Whilma’s Brother Herbert became one of Mike’s best friends for life and he inherited the Wolford farm in Knox. They were both dairy farmers and were always very close.   Herbie and Mike were charter members of The Old Men of the Mountain. 

Mike and Whilma built up a herd of Holstien milk cows on the family farm in East Berne in the late 40s and early 50s.  They were among Milton’s regular customers at the feed mill in Berne. All of their children loved to visit Milton at the feed store (where Milton had candy hidden behind the counter).  A 7 oz bottle of coke out of the now famous Coke machine with the rotating top was always a treat.

One of Mike’s other best local friends was the renowned area neurosurgeon and decorated WW II veteran Dr. Stanley Ball. His father, also a doctor, owned a summer camp on Joslyn School Road nearby and the area was pretty desolate in the 1930s.  Stanley was a couple years older but had no one to play with there and began hanging out with Mike on the farm. They were friends to the end. Stanley attended many Willsey family reunions, and he was always considered family (it was just coincidence that his family name was Ball).

In the early sixties Mike faced the realization that continuation in the farming business would require debt that was not likely sustainable.  He transitioned out of farming selling the very productive, but small, herd and all equipment by 1965. 

He sold many of his cows to the Settle family farm on Knox - Gallupville Road where, coincidentally, his final daily home care giver, Debbie Settle, grew up. Mike knew her father and Uncle very well as fellow farmers and their farm was near Herbie Wolford’s farm.  Debbie and Mike grew very close as his health declined, and she very skillfully cared for him.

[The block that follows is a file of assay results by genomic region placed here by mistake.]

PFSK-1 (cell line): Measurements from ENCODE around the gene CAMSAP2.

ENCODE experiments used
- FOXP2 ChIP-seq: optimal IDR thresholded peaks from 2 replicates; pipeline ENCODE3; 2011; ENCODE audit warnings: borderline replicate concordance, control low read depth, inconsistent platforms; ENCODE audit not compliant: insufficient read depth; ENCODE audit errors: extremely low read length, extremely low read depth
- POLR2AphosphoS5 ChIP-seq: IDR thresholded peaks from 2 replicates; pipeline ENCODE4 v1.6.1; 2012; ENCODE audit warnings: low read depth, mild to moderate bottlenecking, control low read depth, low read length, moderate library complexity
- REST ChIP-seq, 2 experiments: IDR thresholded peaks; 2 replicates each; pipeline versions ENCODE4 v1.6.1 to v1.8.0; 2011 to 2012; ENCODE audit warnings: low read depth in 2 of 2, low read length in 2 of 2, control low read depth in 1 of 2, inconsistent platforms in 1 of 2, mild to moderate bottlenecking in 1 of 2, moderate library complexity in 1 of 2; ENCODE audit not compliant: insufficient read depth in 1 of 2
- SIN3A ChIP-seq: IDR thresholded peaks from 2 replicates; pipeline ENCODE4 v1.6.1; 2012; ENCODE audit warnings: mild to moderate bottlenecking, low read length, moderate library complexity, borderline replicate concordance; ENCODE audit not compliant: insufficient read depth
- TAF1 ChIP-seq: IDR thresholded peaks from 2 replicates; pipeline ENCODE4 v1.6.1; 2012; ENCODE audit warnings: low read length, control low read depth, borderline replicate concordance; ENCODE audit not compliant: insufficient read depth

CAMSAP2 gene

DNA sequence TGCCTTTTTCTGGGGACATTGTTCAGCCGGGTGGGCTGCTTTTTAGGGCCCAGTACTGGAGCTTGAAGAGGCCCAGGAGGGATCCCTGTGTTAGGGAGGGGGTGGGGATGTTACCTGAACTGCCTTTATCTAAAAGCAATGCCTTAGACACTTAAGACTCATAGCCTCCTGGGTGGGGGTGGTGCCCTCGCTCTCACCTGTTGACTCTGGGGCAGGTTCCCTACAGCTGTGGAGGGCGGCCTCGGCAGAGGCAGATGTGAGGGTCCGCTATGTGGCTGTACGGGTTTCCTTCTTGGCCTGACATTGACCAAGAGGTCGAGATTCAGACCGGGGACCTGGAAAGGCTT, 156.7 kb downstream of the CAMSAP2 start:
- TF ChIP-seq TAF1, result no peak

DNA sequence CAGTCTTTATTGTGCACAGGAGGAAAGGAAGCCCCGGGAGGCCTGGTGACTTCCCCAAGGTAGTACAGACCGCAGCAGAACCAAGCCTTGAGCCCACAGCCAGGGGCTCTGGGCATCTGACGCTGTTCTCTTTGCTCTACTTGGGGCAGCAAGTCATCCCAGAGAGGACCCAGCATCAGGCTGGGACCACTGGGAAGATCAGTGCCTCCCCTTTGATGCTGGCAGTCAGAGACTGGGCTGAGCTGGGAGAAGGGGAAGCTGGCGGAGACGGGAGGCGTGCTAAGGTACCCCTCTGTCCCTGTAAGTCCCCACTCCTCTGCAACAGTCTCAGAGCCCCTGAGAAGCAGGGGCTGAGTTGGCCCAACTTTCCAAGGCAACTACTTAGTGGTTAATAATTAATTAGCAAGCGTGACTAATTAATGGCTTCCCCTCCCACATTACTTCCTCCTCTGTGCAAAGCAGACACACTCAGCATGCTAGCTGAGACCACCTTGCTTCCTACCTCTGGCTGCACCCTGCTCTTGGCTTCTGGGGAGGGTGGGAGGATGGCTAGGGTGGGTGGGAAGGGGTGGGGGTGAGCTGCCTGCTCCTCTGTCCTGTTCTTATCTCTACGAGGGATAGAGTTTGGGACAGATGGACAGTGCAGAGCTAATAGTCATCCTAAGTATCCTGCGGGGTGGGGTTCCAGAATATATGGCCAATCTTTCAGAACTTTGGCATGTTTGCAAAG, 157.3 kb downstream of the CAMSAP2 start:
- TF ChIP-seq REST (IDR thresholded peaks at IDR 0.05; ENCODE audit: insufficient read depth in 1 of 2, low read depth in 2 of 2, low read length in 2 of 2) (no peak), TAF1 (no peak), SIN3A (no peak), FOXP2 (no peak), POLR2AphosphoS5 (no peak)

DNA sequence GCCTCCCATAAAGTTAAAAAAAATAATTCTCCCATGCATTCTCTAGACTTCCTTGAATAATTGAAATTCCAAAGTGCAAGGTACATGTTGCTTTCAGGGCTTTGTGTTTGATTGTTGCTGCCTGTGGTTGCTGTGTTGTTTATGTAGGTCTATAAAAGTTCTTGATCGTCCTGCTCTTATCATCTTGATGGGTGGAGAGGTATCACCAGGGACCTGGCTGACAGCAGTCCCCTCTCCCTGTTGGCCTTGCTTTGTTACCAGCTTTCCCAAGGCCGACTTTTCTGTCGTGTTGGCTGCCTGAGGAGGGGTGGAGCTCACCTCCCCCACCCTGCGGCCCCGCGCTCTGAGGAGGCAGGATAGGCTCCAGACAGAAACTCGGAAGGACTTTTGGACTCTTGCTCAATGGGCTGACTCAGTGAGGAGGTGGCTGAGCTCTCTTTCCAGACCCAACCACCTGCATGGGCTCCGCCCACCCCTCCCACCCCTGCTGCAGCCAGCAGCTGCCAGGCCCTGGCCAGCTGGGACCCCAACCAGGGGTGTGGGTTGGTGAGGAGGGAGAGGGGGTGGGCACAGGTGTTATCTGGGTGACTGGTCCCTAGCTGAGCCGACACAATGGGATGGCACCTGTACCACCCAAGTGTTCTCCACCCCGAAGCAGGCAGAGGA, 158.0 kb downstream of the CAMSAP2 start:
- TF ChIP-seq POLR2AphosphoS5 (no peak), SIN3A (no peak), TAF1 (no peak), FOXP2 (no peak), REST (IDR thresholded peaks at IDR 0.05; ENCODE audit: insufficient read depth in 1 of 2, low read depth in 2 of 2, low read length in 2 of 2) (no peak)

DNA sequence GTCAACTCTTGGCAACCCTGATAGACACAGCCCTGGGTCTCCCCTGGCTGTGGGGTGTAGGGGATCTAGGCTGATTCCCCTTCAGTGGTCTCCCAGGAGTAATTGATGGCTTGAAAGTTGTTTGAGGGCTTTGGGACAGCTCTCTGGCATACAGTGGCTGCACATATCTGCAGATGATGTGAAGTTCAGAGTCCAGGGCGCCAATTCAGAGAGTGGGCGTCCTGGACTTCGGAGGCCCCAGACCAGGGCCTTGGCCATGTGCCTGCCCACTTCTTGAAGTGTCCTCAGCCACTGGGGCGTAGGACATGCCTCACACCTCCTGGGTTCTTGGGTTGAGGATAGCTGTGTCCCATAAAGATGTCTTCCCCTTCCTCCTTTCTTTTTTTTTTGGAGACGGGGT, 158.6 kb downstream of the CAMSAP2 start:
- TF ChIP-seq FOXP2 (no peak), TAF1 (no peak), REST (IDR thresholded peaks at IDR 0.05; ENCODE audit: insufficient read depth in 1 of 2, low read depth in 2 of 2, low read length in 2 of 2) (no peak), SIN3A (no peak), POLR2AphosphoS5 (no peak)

Transitioning out of farming doesn’t sound like a big deal to those who didn’t grow up in a farm family, but it was devastatingly painful to drop farming and move on when the entire existence and perceived future of everyone in the family assumed the farm operation would always be a huge part of their lives. 

The transition required Mike to work numerous simultaneous jobs. Some while still milking cows twice a day.  Whilma became a fixture working at Duke’s Dairy Bar in East Berne while raising chickens for eggs, animals for the freezer and growing, canning, and freezing all the vegetables necessary to make it through each year.  She sewed clothes from scratch and ran a tight ship where housekeeping was concerned. These were incredibly driven, hard-working parents. Their example is now influencing a third generation, their great grandchildren. 

Dr. Ball’s father-in-law was the locally famous Joe Kulik, proprietor of the very popular Joe’s Delicatessen on Madison Avenue in Albany.   Mike worked there in the kitchen as he transitioned out of farming. Money was very tight then and “care packages” from Joe’s helped get the family through.